Friday, January 6, 2012

The Red Sox offseason so far

Ben Cherington had his work cut out for him this offseason, with regard to the pitching staff.  Lester, Beckett, and Buchholz were locks for the rotation, but beyond that very few pitchers had a set role.  With the trades for Mark Melancon and Andrew Bailey, the Red Sox pitching staff is starting to take shape.  We're also getting a good idea of how Cherington will operate as a GM, with his willingness to wheel and deal, but not with the top prospects.

1. Daniel Bard will be given every opportunity to start.  I am still not convinced this is the best course of action, but you don't trade for two late inning relievers if you're keeping Bard in the pen and have two gaping holes in the rotation.  Given Bard's issues with repeating his delivery, which has led to some terrifying walk rates in the minors and rough patches in the majors, his complete lack of success as a starting pitcher at the professional level, and his shallow repertoire (93% of the time he throws a fastball or slider, and his third pitch, a change up, is average at best), this seems like a disaster in the making, but the Red Sox seem committed to it.  Getting 200 innings out of a pitcher rather than 60 is a no brainer, assuming the performance is remotely similar, but I'm not convinced that Bard will stick in the rotation.  Even if he does, it wouldn't shock me to see the Red Sox go some form of a six man rotation in June when Matsuzaka comes back from Tommy John surgery.

2. Andrew Bailey is the closer, but expect Mark Melancon to get at least five saves.
Bailey has a better pedigree, whether it is ERA, strike out rate, or walk rate, than Melancon, but he's missed time in each of the last two seasons.  Also, don't expect Bailey to continue to post ERAs in the twos.  Pitching in Oakland, Bailey benefited from one of the largest parks in the league, both in terms of fair and foul territory - he won't have that luxury in Fenway.  Bailey's expected FIP, which normalizes the home run per fly ball rate to league average, is a rather modest 3.40 for his career.

3. My gut feeling is that whoever ends up logging the bulk of the time in right field, he's already in the system.  The inclusion of Sweeney in the trade is a nice one; he can play all three outfield positions and has an above average batting eye.  Scouting reports say he has natural power that hasn't translated into games, so there is some upside there.  His salary of only $1.6 million (est.) this season means the Red Sox means he only needs to put up half a win before he's turning a profit for the Sox.  The fact that Sweeney is a solid opposite field hitter will certainly help him in Fenway, too.  That said, the Red Sox should still be on the lookout for a right handed hitting outfielder - Ellsbury, Crawford, Sweeney, and Kalish are all left handed.  Andruw Jones might have been a nice addition, given his ability to mash lefties, but it sounds like he always wanted to resign with the Yankees.  The nice thing is improving on last year isn't exactly the most difficult thing in the world.  2011 Red Sox right fielders hit for a whopping .233/.299/.353, which makes Sweeney's Colisseum depressed .720 OPS seem downright Ruthian.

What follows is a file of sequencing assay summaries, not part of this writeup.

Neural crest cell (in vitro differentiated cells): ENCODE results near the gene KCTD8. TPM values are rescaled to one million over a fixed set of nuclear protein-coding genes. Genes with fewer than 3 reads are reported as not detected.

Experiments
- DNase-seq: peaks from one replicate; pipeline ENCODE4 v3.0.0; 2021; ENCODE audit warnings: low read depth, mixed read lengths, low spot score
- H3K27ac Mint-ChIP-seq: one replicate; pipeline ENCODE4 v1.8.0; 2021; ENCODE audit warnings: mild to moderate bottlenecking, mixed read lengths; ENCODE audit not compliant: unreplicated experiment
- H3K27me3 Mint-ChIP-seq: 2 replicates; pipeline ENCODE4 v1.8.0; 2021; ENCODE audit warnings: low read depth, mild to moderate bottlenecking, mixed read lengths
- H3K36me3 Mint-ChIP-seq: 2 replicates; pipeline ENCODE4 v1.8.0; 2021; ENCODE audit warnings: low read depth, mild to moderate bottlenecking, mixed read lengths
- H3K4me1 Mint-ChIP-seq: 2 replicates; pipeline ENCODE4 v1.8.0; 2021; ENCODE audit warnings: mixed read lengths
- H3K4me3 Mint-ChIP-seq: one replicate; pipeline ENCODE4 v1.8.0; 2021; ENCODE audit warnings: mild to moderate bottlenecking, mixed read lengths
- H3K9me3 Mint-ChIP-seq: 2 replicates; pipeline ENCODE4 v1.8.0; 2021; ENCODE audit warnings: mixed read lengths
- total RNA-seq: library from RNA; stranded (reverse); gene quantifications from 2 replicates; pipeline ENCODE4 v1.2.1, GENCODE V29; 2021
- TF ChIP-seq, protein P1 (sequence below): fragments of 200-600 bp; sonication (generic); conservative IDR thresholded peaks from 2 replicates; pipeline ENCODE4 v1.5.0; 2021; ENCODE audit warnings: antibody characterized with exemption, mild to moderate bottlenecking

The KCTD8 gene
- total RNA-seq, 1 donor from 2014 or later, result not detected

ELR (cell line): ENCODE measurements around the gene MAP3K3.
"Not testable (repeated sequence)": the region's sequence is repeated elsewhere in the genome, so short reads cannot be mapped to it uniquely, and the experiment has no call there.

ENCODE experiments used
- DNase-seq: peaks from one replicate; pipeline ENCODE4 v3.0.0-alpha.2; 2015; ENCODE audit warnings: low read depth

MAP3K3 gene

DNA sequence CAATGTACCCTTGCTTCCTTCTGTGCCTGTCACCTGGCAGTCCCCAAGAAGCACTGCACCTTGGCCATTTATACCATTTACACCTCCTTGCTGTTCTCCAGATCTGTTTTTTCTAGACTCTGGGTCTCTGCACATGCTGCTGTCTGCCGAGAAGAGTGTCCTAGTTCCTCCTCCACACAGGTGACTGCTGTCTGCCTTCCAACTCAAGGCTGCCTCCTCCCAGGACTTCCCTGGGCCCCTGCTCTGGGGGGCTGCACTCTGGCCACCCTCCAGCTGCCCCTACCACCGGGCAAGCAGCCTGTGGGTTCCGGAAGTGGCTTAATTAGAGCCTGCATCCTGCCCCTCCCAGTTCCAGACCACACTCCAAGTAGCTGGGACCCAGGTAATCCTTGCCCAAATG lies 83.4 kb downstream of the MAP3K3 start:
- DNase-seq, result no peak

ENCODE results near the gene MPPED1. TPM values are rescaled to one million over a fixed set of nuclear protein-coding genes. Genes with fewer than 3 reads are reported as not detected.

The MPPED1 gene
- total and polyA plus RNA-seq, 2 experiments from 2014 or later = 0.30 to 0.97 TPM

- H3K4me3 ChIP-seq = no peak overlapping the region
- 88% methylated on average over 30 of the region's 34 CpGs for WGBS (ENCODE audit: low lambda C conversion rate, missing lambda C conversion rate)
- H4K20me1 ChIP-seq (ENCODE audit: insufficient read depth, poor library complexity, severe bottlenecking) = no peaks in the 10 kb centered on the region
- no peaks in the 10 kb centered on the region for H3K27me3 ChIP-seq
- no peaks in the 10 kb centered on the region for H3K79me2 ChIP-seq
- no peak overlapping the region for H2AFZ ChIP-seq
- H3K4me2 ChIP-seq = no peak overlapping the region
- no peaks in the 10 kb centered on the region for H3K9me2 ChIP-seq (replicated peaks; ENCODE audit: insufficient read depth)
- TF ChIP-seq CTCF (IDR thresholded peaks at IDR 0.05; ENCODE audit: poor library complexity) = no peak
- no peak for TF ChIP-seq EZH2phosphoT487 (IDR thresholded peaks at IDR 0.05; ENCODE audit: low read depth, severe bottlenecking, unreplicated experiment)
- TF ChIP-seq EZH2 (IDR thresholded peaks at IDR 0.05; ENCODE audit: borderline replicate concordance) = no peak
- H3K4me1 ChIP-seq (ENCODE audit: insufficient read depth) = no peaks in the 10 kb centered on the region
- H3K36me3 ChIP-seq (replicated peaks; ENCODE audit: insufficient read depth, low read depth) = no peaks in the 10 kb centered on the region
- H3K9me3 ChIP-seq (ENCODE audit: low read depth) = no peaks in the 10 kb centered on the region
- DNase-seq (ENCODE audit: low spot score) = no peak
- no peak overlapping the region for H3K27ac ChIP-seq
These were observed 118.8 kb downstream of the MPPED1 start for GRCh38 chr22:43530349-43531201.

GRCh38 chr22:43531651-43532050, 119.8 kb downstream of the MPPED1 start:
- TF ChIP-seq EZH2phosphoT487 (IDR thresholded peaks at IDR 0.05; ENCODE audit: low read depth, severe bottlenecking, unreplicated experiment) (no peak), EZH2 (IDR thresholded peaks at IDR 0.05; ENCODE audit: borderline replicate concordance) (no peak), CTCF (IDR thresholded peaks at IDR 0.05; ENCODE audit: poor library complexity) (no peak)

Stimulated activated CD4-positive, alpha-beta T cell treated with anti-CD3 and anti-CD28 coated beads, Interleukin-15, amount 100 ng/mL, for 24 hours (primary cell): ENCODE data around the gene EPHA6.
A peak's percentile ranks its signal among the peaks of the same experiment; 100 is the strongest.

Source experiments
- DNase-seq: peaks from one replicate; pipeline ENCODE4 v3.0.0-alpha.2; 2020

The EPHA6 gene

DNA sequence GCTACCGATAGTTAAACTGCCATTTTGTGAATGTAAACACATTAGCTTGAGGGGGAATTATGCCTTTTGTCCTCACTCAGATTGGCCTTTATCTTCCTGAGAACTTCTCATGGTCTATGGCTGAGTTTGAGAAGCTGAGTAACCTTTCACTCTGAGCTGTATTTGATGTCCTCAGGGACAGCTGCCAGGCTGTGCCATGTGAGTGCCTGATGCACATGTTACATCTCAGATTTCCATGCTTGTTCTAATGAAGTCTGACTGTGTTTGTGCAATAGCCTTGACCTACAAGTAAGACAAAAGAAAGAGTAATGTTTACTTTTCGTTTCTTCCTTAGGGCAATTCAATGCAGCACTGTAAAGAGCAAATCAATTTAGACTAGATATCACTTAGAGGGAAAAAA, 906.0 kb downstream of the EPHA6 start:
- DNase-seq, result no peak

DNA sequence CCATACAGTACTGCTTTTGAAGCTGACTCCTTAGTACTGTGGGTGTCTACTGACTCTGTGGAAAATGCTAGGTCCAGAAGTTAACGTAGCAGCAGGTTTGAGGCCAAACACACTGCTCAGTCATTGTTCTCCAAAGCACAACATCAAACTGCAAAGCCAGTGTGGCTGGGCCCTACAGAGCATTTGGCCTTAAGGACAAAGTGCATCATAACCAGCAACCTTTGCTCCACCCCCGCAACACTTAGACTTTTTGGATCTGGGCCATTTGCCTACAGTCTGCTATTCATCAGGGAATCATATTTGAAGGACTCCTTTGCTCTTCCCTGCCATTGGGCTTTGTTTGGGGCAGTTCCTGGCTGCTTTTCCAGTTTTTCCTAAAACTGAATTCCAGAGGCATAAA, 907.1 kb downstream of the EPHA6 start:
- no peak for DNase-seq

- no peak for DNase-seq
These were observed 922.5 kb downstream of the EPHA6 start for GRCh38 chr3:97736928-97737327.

4. Cherington is willing to trade away mid-level prospects in order to keep payroll costs under control.  What is most impressive to me is that despite $26 million in contracted raises and about $13 million in expected raises through arbitration, the Red Sox have stayed salary neutral this offseason.  He was able to add two closer worthy arms without trading away either of the top two prospects the Red Sox have - Will Middlebrooks and teen phenom Xander Bogaerts.  None of the MLB ready players the Sox gave up will be missed - Reddick looks like a second division starter, given his lack of plate discipline; Lowrie can't hit right handers (.625 career OPS) nor stay healthy, two fairly important skills; and Kyle Weiland profiles as a back of the rotation arm at best.  Miles Head and Raul Alcantara, both included in the Bailey deal, are wild cards who are far away from the majors.  Head was a bad body first baseman, who the A's are going to try at third.  The bat may be real (22 home runs in A ball last season), but to be a real first base prospect you need to have an elite bat.  Alcantara is a very projectable teenage arm, who sits in the low 90s and touches 95, despite only having 180 pounds on his 6'3" frame.  His control is spectacular for a teenage pitcher, walking only 12 in 65 innings last year, but the strikeouts aren't quite there yet (6.9 K/9).  At his age, projection is usually much more important than production, but he's still an unknown quantity.

At this point, I think we're pretty much done with major moves for the Red Sox.  They still need to dig up a starter or two, and maybe a few minor league invite arms for the back end of the bullpen, but the salary room just isn't there to make a big splash this year.

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